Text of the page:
Wilson's syndrome, also called Wilson's temperature syndrome, is not to be confused with Wilson('s) Disease, a rare genetic or inherited disorder that causes excess copper to accumulate in the body (see my June 2013 newsletter Wilson Disease).
The term 'Wilson's syndrome' was coined in 1990 by Dr Denis Wilson, a physician practicing in Longwood, Florida. Its manifestations include fatigue, headaches, PMS, hair loss, irritability, anxiety and panic attacks, fluid retention, depression, reduced memory, low sex drive, unhealthy nails, dry skin and dry hair, easy weight gain, cold and/or heat intolerance and some 50 or so other symptoms. These are listed in an article Symptoms of Wilson's Syndrome by Dr Robert F. Cathcart (www.mall-net.com/cathcart/wilsons).
Dr Wilson claims that Wilson's syndrome is "the most common of all chronic ailments and probably takes a greater toll on society than any other medical condition."
Wilson's syndrome is said to have four major characteristics (www.wilsonssyndrome.com)
- The symptoms of Wilson's syndrome are classic for low thyroid function.
- The symptoms tend to be brought on or worsened by the stress of illness, injury, or emotional trauma.
- Wilson's syndrome is characterised by a low body temperature.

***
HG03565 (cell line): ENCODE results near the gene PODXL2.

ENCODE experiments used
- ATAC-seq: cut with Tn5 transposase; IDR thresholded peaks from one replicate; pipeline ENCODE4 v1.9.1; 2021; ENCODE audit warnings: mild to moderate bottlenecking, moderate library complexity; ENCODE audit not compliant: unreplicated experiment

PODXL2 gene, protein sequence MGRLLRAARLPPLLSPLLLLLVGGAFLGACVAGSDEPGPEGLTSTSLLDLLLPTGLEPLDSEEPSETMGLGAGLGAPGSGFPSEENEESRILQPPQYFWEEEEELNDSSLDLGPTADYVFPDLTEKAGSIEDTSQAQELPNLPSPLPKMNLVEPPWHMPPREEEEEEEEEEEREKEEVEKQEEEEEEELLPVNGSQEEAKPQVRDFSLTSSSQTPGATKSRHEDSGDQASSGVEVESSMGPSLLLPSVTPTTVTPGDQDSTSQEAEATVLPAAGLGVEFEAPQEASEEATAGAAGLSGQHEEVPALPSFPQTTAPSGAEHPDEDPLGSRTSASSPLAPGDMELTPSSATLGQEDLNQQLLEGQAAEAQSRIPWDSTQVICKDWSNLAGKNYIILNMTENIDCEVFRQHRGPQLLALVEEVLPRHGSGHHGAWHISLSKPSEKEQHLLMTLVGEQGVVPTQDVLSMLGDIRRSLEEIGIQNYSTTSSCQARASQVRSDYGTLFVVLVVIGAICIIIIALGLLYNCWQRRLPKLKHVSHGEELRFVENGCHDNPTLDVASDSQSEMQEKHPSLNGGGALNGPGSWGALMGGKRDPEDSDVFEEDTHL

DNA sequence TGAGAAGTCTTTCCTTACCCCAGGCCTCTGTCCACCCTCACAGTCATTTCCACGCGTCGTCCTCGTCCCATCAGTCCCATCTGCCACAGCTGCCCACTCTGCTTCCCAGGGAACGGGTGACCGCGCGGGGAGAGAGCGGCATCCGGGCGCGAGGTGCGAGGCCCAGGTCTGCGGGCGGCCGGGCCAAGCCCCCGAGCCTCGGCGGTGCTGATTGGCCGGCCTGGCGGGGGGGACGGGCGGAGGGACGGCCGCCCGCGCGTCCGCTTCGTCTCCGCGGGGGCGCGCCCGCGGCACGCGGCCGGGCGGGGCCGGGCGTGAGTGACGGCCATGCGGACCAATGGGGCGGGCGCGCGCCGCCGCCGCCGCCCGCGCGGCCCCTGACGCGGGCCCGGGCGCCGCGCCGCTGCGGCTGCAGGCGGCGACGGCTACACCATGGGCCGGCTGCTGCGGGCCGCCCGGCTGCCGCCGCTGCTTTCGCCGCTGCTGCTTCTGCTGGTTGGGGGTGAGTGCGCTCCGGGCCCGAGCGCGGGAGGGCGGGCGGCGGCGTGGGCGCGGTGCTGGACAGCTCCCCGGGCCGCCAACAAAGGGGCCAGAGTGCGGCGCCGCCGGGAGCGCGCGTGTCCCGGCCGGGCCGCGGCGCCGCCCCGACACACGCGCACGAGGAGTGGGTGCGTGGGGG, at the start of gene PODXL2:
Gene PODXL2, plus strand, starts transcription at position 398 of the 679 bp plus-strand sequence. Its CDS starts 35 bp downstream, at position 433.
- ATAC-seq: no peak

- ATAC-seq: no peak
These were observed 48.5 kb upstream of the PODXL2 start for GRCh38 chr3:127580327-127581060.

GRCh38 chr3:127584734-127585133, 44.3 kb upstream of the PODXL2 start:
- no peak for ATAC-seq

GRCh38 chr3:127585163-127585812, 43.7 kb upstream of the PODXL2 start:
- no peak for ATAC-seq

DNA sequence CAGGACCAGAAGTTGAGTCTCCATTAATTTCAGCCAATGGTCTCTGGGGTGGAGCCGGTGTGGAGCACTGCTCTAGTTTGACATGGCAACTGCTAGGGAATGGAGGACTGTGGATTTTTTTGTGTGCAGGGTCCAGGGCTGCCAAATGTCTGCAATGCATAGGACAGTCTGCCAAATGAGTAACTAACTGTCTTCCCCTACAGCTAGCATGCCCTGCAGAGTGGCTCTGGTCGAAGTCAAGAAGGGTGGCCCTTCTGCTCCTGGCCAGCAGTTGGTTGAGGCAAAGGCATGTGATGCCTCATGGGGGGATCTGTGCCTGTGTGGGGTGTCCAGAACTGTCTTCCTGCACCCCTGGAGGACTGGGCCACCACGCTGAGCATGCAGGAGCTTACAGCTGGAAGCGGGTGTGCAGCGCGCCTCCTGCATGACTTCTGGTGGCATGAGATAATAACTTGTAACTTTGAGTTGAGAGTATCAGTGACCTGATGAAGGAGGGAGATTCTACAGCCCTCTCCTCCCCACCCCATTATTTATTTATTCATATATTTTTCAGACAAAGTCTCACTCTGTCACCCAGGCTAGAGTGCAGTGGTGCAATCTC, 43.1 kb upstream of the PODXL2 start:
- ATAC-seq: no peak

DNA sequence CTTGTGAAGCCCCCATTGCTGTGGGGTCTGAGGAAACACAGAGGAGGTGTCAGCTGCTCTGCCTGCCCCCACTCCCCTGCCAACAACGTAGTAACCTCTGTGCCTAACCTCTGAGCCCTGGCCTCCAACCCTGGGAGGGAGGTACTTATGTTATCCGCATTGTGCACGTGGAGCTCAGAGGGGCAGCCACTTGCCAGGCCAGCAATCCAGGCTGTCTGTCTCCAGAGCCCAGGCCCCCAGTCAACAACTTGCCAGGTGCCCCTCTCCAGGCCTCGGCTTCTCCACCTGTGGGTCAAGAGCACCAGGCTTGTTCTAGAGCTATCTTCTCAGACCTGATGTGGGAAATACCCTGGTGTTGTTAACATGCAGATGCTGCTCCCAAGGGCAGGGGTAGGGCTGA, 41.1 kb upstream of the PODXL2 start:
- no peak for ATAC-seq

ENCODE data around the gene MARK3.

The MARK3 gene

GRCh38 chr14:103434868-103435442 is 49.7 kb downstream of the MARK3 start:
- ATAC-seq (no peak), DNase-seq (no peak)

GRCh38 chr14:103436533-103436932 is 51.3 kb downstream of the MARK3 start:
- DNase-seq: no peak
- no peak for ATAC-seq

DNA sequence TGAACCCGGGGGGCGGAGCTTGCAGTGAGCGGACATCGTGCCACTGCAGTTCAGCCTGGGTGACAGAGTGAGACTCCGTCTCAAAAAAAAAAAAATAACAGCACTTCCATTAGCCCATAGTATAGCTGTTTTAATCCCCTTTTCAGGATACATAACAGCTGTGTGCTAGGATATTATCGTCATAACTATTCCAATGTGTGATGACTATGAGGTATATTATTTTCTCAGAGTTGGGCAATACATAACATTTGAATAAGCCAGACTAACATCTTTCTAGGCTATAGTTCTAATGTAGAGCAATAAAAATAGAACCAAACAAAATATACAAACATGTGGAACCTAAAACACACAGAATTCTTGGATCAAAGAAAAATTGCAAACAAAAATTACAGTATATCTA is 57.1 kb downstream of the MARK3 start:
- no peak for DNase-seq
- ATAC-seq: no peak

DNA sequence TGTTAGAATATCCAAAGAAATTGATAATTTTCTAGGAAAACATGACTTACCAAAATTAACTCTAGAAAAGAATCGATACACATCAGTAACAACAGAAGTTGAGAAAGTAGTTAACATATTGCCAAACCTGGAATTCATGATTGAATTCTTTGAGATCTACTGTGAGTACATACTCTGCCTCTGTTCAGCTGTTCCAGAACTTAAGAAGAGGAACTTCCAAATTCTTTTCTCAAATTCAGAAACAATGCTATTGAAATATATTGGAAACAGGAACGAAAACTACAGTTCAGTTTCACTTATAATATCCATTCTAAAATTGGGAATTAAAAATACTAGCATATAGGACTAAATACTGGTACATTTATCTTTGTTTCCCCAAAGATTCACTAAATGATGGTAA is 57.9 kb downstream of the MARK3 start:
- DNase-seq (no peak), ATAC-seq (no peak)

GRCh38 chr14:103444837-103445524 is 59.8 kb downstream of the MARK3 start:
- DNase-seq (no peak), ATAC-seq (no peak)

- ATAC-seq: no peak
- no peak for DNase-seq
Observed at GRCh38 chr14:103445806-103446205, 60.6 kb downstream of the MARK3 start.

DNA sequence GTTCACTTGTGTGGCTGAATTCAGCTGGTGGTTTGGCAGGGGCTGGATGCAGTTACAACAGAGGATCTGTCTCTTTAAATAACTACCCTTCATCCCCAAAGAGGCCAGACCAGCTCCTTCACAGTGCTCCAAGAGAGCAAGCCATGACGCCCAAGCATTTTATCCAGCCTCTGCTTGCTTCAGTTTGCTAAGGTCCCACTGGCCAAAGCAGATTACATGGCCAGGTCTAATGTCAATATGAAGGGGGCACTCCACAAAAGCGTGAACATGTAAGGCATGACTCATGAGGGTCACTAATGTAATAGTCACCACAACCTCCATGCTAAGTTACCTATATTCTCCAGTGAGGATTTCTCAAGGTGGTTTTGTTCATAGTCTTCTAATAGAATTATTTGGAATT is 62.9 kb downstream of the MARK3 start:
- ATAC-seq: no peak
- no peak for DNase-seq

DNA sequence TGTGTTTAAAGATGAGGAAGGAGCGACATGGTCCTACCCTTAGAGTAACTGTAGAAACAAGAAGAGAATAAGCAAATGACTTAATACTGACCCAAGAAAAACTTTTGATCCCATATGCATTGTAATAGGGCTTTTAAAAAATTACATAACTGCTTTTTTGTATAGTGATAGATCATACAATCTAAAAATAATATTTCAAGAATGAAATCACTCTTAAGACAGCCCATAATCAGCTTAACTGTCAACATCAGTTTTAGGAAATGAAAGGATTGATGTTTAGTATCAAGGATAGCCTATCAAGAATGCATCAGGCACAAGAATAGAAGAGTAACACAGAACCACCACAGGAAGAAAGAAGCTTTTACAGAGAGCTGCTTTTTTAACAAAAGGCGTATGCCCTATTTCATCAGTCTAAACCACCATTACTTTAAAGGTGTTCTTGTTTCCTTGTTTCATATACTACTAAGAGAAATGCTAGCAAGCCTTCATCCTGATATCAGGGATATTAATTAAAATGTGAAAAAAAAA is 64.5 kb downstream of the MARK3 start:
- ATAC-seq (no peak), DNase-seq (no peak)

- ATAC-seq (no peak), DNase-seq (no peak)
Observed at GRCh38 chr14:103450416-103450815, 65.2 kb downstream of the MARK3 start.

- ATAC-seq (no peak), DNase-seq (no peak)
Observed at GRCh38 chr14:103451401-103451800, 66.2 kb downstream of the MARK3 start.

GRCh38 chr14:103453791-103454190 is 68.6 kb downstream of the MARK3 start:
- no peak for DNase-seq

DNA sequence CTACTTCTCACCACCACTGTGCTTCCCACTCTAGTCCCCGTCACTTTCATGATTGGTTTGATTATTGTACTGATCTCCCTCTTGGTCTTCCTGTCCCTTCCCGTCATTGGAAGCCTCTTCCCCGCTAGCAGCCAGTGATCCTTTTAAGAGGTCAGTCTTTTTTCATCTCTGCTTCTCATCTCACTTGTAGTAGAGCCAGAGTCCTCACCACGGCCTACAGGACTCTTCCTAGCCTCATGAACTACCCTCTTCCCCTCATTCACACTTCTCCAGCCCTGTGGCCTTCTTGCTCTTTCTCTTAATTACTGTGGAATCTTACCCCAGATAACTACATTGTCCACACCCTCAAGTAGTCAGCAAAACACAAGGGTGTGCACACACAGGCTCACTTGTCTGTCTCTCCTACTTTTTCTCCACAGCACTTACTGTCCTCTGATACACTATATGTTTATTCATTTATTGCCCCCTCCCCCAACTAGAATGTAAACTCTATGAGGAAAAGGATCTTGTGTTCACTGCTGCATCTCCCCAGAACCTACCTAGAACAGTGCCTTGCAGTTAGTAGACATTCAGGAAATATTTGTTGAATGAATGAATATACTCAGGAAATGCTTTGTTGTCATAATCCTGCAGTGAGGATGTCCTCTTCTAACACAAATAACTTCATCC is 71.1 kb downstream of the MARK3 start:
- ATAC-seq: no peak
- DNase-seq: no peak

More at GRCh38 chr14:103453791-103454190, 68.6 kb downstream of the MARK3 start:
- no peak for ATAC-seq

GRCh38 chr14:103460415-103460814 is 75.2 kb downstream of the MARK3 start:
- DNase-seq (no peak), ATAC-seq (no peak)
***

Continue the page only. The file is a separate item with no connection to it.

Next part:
- Thyroid blood tests are normal, but the symptoms are often corrected with a special thyroid treatment.
80% of Wilson's temperature syndrome sufferers are women.
Temperature – Normal and in Wilson’s Syndrome.
98.6 degrees Fahrenheit (37 degrees Celsius) taken by mouth is regarded as “normal temperature”.
Those who suffer from Wilson's syndrome almost always have temperatures that run below 98 degrees, with 97.8 degrees being typical. Less than 10% of patients have temperatures in the 98.0 - 98.4 degree range. Some patients have temperatures that are less than 97 degrees, and a few report temperatures in the 93 - 96 degree range. Treatment is aimed at raising the temperature to normal.
Wilson’s Syndrome is an alternate medical concept which is not recognised as a medical condition by mainstream medicine.
Is Wilson's Syndrome an Accepted Medical Diagnosis?
Dr Todd Nippoldt of the Mayo Clinic states: